"More important, as a policy matter, we do not think the statute should be interpreted so rigidly to require the result directed by Special Term. We recognize the importance of prompt response by the agency to the request for information. Such responsiveness and accountability are the very point of FOIL. But the same statute also expresses the public policy that some kinds of material should be exempt from disclosure. Both policies must be considered. To say that even the slightest default in timely explanation destroys the exemption seems to us too draconian. We think the seven-day limitation should be read as directory rather than mandatory, and that the consequence of failure by the agency to comply with the seven-day limitation is that the applicant will be deemed to have exhausted his administrative remedies and will be entitled to seek his judicial remedy" (id., 87 AD 2d 388, 390).

I note that at the time of the decision, the statutory time for responding to an appeal was seven days; it is now ten business days.

Second, with respect to rights of access, the Freedom of Information Law is based upon a presumption of access. Stated differently, all records of an agency are available, except to the extent that records or portions thereof fall within one or more grounds for denial appearing in §87(2)(a) through (i) of the Law.

From my perspective, two of the grounds for denial may be relevant under the circumstances. Section 87(2)(b) permits an agency to withhold records insofar as disclosure would constitute "an unwarranted invasion of personal privacy." It is possible that the identities of witnesses might properly be deleted under §87(2)(g) to protect the privacy of those persons. The other provision of relevance, §87(2)(e), permits an agency to withhold records that:

"are compiled for law enforcement purposes and which, if disclosed, would:

i. interfere with law enforcement investigations or judicial proceedings;

ii. deprive a person of a right to a fair trial or impartial adjudication;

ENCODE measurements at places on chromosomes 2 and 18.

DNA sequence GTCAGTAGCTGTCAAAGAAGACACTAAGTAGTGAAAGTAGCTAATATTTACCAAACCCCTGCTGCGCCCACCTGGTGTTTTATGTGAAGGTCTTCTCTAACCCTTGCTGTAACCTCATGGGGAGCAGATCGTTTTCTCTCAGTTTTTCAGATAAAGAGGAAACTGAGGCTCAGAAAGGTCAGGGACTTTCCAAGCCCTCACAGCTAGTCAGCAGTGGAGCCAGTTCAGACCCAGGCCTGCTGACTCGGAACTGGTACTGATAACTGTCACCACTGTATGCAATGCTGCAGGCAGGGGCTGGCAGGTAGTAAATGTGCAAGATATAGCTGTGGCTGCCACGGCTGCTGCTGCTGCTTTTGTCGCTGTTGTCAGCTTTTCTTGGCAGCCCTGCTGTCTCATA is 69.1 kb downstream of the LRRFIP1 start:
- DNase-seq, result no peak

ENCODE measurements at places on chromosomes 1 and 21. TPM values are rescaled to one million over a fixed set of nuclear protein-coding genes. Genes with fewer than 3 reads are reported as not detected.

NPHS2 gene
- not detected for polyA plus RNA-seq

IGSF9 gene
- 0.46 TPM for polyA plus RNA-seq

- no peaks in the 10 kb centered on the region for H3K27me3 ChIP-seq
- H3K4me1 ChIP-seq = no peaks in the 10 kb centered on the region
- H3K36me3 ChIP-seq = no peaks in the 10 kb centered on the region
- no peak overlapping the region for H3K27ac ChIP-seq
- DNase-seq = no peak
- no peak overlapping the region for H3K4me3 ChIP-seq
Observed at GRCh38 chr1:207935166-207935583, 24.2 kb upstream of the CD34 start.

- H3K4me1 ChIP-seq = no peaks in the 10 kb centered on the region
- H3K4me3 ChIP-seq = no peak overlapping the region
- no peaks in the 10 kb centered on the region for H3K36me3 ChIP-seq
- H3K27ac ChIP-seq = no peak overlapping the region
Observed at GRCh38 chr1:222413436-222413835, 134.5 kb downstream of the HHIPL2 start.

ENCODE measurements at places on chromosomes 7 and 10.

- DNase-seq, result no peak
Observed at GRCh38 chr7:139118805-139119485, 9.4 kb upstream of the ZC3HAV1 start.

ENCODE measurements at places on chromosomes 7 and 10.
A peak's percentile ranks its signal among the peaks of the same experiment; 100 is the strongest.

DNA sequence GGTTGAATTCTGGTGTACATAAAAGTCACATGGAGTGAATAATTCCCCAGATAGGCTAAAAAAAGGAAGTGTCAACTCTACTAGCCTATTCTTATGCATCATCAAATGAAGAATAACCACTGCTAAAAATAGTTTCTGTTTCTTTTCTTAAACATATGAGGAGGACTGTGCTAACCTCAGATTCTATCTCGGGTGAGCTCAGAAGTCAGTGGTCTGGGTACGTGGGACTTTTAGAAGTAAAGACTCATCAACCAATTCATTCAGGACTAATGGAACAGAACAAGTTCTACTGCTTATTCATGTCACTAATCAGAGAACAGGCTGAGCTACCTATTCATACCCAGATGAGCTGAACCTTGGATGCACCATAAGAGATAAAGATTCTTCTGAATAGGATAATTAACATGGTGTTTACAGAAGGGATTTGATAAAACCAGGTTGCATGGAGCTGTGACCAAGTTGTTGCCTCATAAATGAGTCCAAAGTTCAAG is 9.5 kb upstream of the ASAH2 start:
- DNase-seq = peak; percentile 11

iii. identify a confidential source or disclose confidential information relating to a criminal investigation; or

iv. reveal criminal investigative techniques or procedures, except routine techniques and procedures."

In your assertions are accurate, that disclosure would neither interfere with an investigation because it has ended nor with a judicial proceeding, the basis for denial offered by the City Clerk would appear to have been inappropriate.

Lastly, it is emphasized that the courts have consistently interpreted the Freedom of Information Law in a manner that fosters maximum access. As stated by the Court of Appeals more than decade ago:

"To be sure, the balance is presumptively struck in favor of disclosure, but in eight specific, narrowly constructed instances where the governmental agency convincingly demonstrates its need, disclosure will not be ordered (Public Officers Law, section 87, subd 2). Thus, the agency does not have carte blanche to withhold any information it pleases. Rather, it is required to articulate particularized and specific justification and, if necessary, submit the requested materials to the courts for in camera inspection, to exempt its records from disclosure (see Church of Scientology of N.Y. v. State of New York, 46 NY 2d 906, 908). Only where the material requested falls squarely within the ambit of one of these statutory exemptions may disclosure be withheld" [Fink v. Lefkowitz, 47 NY 2d 567, 571 (1979)]."

In another decision rendered by the Court of Appeals, it was held that:

"Exemptions are to be narrowly construed to provide maximum access, and the agency seeking to prevent disclosure carries the burden of demonstrating that the requested material falls squarely within a FOIL exemption by articulating a particularized and specific justification for denying access" [Capital Newspapers v. Burns, 67 NY 2d 562, 566 (1986); see also, Farbman & Sons v. New York City, 62 NY 2d 75, 80 (1984); and Fink v. Lefkowitz, 47 NY 2d 567, 571 (1979)].

In an effort to enhance compliance with and understanding of the Freedom of Information Law, copies of this opinion will be forwarded to City officials.

I hope that I have been of some assistance.



Robert J. Freeman
Executive Director

cc: James J. Hinkley, City Clerk
Common Council